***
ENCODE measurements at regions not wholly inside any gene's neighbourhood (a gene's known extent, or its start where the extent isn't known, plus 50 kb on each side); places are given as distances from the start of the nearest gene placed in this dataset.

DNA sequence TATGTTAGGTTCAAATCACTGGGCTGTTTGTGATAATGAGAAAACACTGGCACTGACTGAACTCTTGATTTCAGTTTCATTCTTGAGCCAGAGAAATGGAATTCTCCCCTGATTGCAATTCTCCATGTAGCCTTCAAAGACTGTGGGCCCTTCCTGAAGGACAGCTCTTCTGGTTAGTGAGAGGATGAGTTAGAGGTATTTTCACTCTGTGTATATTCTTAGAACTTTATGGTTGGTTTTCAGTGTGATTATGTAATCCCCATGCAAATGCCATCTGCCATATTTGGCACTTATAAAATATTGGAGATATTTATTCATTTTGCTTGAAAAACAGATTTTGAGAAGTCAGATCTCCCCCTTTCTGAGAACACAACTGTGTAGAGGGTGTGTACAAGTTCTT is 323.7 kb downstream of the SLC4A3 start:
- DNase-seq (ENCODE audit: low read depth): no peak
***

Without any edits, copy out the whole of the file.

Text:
ENCODE measurements at regions not wholly inside any gene's neighbourhood (a gene's known extent, or its start where the extent isn't known, plus 50 kb on each side); places are given as distances from the start of the nearest gene placed in this dataset.

DNA sequence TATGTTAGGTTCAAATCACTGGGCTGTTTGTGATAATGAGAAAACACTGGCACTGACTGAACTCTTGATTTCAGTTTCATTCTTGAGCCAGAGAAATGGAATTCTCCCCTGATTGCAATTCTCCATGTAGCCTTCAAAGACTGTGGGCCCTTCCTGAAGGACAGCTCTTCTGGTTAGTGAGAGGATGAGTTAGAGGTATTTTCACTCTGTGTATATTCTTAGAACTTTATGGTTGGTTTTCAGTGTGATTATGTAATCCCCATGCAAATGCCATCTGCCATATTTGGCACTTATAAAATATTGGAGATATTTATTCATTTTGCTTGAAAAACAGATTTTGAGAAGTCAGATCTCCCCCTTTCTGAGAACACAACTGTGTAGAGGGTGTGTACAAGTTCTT is 323.7 kb downstream of the SLC4A3 start:
- DNase-seq (ENCODE audit: low read depth): no peak